Shin splints is the name for pain in the shins, or the front of the lower legs, usually caused by exercise.
They’re common in people who do a lot of running or other activities that involve repeatedly putting weight on the legs, such as tennis or basketball.
They aren’t usually serious, but can stop you from exercising and may get worse if you ignore them. It’s important not to run through the pain.
They can usually be treated at home and should start to get better within a few weeks.
Symptoms of shin splints
Shin pain doesn’t always mean you have shin splints. It might be a sign of some other problem.
The following are two conditions that are sometimes mistakenly diagnosed as shin splints.
Pain on the anterior (outside) part of the lower leg may be compartment syndrome—a swelling of muscles within a closed compartment—which creates pressure.
To diagnose this condition, special techniques are used to measure the amount of pressure. Sometimes surgical “decompression” is required.
The symptoms of compartment syndrome include leg pain, unusual nerve sensations, and eventually muscle weakness.
Pain in the lower leg could also be a stress fracture (an incomplete crack in the bone), which is a far more serious injury than shin splints.
A bone scan is the definitive tool for diagnosing a stress fracture.
However, there are clues you can look for that will signal whether or not you should get a bone scan.
The pain of shin splints is also more generalized than that of a stress fracture.
Press your fingertips along your shin, and if you can find a definite spot of sharp pain, it’s a sign of a stress fracture.
Additionally, stress fractures often feel better in the morning because the bone has rested all night; they often feel worse in the morning because the soft tissue tightens overnight.
Shin splints are also at their most painful when you forcibly try to lift your foot up at the ankle and flex your foot.
These are 7 factors that can potentially trigger shin splints for athletes:
Starting or intensifying a sport or training. Shin splints are common when someone is starting a new sport or training regimen as tissues respond to increased use.
Wearing unsupportive shoes. Shoes that don’t offer good support and cushioning—even some running shoes—can be a trigger.
Running or playing sports on hard surfaces. This is especially true if you’re making a lot of starts and stops, jumping, or running on a hard surface. This can also make you more susceptible to stress fractures.
Running on hilly or uneven terrain. Activity that makes your legs and feet readjust frequently can increase the likelihood of shin splints.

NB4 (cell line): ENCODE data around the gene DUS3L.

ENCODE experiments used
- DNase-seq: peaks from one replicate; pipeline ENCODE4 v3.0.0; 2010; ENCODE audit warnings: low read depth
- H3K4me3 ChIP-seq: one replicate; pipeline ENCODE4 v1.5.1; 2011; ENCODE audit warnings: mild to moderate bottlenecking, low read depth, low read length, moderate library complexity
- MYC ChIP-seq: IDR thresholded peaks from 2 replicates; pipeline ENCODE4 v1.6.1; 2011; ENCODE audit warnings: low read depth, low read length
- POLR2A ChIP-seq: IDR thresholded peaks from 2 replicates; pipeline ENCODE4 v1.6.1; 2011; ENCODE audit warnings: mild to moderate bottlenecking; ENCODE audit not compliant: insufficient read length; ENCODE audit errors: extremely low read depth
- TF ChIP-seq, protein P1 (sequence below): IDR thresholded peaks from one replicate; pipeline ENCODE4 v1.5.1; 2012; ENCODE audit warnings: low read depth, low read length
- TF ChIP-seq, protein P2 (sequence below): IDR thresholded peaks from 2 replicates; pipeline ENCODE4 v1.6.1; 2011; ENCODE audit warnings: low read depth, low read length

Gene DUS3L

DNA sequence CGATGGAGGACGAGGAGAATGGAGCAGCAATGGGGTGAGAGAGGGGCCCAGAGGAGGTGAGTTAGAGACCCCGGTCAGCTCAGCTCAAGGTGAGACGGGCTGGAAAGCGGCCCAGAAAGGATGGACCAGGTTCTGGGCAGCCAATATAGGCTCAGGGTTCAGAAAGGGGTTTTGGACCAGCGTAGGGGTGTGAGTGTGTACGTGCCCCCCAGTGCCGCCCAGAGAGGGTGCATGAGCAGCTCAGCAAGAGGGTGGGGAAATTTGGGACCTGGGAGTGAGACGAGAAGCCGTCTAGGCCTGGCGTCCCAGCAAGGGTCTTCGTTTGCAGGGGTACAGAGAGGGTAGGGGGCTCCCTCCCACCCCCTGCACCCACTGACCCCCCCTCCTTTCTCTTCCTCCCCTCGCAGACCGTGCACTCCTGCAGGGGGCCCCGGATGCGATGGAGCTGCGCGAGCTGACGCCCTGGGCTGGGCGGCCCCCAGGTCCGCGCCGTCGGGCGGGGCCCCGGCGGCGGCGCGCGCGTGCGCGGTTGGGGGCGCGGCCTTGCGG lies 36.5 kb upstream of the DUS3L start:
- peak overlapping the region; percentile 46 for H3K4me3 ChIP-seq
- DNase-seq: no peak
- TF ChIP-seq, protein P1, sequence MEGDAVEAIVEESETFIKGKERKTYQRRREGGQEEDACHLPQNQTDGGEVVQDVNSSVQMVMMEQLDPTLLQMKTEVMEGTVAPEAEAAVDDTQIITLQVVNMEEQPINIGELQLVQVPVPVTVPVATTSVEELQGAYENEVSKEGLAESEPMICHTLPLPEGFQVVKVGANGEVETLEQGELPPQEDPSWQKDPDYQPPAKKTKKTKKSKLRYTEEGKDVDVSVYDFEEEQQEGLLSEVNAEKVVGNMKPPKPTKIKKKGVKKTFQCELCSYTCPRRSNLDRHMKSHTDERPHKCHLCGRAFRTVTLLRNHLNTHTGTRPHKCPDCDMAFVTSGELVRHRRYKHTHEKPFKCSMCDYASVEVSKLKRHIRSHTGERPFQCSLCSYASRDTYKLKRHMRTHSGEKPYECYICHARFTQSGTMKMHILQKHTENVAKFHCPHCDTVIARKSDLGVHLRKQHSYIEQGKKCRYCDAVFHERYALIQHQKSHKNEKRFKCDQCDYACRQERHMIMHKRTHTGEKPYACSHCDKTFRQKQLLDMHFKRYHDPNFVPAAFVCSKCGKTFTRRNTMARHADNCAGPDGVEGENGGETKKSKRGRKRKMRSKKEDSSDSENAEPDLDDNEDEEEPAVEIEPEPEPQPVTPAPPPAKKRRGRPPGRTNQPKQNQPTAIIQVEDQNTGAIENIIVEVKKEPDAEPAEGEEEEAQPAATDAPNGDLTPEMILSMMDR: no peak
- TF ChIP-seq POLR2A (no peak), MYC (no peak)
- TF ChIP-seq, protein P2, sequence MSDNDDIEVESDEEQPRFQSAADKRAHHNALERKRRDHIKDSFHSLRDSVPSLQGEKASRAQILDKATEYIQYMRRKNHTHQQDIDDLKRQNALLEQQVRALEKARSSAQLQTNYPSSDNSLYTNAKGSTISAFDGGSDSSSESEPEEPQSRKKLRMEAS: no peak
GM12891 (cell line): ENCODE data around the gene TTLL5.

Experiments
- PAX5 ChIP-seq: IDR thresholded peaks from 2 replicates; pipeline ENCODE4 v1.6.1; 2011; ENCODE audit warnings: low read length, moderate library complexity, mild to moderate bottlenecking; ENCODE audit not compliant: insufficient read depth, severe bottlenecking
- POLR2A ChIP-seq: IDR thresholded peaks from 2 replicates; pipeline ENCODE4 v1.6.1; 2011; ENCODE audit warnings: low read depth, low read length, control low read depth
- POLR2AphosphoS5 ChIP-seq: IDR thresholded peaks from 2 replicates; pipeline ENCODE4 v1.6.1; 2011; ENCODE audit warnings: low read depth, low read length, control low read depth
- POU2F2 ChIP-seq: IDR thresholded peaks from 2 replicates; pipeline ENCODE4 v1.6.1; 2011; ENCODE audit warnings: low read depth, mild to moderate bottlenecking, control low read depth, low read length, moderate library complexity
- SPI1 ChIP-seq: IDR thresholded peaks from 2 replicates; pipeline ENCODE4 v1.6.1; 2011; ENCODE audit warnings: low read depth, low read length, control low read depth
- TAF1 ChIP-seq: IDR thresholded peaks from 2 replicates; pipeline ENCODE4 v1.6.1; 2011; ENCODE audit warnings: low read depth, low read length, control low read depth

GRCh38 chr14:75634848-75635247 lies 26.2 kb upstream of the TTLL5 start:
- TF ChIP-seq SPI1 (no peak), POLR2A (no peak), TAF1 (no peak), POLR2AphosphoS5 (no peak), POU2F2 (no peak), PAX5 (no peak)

Having preexisting foot and ankle problems. These include flat feet, high arches, or hyperpronation, which is a gait problem that occurs when too much weight falls on the inside of the foot.
Having poor running form. This can include your feet hitting the ground too forcefully at the heel.
Having tight calf muscles. Tight calf muscles can put extra pressure on your shins.
Often, shin splints can be treated with rest, ice, and over-the-counter pain medications for a few days, and then you can resume activity.
How Are They Treated?
They often heal on their own. If you see a doctor, expect to get a thorough physical exam. She may want to watch you run to look for problems. She might also take X-rays or bone scans to look for fractures.
Rest your body. It needs time to heal.
Ice your shin to ease pain and swelling. Do it for 20-30 minutes every 3 to 4 hours for 2 to 3 days, or until the pain is gone.
Use insoles or orthotics for your shoes. Shoe inserts — which can be custom-made or bought off the shelf — may help if your arches collapse or flatten when you stand up.
Take anti-inflammatory painkillers, if you need them. Non-steroidal anti-inflammatory drugs (NSAIDs), like ibuprofen, naproxen, or aspirin, will help with pain and swelling.
These drugs can have side effects, though, like a greater chance of bleeding and ulcers. Use them as directed on the label, unless your doctor says otherwise.
How do you avoid shin splints?
So there’s plenty you can do to treat shin splints, but clearly it’s far better to avoid them altogether. Start by making sure you’ve got the right kit.
Wearing the right gear is important. Check your trainers are supportive enough. Specialist running shops can give you advice and information about your trainers. Orthotic insoles for your shoes may also help to improve the way you run.
It’s also important to build up your activity gradually, and if you are having problems, consider moving your runs off-road.
When you start exercising again, start slowly. If you get shin splints again, stop the activity and rest for a few days before starting the exercise at a lower level of intensity. Build up the amount of exercise you’re doing gradually.
It’s important to listen to your body, find a level of exercise that it can tolerate and slowly build on that, while allowing your shin enough time to heal.
I’d advise running on a soft surface such as grass, rather than on roads.
You should also be working on strengthening your glute muscles if you start running a lot, as well as stretching regularly.
If problems persist, you could even take a look at changing your whole running style with the help of a physiotherapist.
When to see your GP
It’s a good idea to see your GP if your pain doesn’t improve despite the treatments mentioned above.
Your GP may:
- Ask about your symptoms and examine your legs to try to work out what’s causing your pain
- Refer you for an X-ray or special scan of your legs – an X-ray may be normal, so a more detailed scan may be needed to help with diagnosis or identify other causes of lower leg pain
- GP may refer you to a physiotherapist – they can assess your injury, show you some exercises, and recommend a suitable programme of activity
- Refer you to an orthopaedic surgeon or a consultant in sport and exercise medicine